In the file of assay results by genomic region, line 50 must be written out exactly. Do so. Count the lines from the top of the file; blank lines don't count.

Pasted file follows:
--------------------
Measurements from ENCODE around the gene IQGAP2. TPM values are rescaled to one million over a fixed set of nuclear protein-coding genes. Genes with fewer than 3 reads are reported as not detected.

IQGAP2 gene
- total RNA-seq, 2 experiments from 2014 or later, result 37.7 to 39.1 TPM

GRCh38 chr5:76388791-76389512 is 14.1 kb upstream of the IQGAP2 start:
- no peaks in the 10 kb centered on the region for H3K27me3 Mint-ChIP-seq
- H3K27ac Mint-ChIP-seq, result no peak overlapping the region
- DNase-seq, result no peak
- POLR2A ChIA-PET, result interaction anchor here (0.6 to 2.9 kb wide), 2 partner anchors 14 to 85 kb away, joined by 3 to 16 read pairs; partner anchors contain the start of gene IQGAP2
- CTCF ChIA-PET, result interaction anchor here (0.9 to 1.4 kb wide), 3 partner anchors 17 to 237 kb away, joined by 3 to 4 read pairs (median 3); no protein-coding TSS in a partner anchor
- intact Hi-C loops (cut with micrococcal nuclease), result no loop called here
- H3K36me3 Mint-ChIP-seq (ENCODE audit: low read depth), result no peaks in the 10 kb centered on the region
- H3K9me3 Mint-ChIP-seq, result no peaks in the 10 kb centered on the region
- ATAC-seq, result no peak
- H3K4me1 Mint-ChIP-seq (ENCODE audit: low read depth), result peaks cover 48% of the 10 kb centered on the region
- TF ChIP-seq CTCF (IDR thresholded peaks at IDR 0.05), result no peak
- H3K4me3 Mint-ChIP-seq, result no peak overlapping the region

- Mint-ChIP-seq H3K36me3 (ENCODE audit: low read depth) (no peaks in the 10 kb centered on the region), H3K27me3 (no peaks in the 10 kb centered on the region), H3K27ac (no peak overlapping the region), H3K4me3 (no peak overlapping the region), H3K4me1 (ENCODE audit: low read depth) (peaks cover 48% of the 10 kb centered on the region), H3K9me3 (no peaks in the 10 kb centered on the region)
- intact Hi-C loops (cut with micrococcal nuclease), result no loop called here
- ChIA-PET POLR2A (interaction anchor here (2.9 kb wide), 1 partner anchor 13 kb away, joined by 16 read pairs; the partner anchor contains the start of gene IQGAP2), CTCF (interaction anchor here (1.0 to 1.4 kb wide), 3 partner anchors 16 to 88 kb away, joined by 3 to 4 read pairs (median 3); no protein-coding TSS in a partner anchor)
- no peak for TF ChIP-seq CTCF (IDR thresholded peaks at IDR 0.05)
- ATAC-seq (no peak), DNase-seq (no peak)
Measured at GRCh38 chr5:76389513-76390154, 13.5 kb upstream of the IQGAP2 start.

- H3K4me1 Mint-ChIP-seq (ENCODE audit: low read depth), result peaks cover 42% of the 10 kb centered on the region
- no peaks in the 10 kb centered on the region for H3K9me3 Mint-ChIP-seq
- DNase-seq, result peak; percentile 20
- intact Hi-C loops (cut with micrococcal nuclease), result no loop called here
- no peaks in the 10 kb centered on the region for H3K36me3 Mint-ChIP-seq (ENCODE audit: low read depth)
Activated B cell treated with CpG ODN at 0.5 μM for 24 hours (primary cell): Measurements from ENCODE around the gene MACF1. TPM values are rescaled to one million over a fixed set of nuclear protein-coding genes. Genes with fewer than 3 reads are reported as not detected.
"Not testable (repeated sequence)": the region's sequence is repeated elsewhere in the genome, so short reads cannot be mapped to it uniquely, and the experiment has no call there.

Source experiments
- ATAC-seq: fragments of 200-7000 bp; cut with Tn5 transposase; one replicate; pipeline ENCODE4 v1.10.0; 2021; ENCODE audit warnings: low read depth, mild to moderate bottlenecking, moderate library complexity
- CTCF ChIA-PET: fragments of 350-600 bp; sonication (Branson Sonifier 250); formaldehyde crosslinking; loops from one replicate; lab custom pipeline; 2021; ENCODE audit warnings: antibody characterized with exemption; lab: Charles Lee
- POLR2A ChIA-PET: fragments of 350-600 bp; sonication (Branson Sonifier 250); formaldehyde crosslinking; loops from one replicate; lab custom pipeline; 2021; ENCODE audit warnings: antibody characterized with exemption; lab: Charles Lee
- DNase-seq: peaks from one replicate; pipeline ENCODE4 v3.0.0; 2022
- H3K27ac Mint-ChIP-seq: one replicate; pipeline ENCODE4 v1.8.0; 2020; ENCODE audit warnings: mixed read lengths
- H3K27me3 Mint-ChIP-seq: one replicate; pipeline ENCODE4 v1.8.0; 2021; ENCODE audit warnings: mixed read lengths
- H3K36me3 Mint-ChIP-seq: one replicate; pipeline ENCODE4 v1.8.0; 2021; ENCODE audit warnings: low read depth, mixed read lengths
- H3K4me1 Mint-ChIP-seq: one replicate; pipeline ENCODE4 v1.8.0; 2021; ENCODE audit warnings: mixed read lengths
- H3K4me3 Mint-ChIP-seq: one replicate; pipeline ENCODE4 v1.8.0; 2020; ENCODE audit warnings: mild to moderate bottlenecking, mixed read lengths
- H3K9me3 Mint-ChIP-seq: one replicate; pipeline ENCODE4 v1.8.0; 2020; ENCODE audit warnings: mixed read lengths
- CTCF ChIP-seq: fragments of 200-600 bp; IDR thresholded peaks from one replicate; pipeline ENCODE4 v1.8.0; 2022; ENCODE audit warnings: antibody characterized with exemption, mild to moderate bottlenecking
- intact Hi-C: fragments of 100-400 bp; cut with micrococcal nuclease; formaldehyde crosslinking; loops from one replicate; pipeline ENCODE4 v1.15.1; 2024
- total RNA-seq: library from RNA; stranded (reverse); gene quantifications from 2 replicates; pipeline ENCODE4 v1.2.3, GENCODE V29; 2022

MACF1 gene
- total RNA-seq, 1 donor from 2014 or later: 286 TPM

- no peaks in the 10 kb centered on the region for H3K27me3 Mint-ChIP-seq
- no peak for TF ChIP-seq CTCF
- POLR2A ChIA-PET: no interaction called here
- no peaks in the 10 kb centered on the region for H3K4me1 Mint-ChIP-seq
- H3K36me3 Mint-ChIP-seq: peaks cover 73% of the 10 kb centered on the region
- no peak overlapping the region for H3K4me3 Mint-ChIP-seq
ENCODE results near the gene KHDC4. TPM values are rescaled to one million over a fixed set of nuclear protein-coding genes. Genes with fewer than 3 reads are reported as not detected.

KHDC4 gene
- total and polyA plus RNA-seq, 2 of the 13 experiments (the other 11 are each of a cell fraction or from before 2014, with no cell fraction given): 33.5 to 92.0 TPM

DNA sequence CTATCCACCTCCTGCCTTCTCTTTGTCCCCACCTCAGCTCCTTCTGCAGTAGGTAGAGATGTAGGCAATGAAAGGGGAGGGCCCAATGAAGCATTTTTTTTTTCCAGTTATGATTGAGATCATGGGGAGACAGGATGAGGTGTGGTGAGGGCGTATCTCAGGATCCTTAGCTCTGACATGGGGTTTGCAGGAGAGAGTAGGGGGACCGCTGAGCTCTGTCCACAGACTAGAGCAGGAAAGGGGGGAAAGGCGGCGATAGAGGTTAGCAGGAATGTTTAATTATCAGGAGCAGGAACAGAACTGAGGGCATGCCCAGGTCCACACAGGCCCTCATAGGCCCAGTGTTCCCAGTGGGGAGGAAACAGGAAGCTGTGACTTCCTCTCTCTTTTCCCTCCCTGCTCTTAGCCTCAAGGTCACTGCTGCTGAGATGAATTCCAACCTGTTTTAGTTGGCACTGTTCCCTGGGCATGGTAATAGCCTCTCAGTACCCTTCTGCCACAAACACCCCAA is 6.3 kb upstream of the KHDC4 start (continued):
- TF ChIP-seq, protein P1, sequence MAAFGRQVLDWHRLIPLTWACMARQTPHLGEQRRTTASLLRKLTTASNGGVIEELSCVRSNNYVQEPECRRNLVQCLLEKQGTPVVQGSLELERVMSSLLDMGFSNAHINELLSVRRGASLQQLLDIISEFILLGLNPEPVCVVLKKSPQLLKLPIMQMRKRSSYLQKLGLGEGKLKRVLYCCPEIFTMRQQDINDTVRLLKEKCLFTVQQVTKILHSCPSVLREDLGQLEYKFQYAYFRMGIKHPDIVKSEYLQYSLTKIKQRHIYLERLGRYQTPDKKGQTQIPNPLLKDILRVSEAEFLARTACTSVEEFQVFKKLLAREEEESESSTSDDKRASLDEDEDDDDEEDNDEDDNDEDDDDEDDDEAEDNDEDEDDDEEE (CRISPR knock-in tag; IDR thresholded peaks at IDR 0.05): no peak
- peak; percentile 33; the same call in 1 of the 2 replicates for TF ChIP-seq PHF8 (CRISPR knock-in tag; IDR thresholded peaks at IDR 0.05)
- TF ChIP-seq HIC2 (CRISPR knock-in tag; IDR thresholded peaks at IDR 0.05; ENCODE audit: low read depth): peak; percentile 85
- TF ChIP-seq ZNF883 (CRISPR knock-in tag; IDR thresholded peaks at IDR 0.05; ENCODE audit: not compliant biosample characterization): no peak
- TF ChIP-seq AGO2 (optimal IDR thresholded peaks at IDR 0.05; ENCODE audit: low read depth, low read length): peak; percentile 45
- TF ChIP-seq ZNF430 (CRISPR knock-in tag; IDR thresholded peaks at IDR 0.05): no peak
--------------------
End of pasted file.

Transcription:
- H3K36me3 Mint-ChIP-seq: peaks cover 73% of the 10 kb centered on the region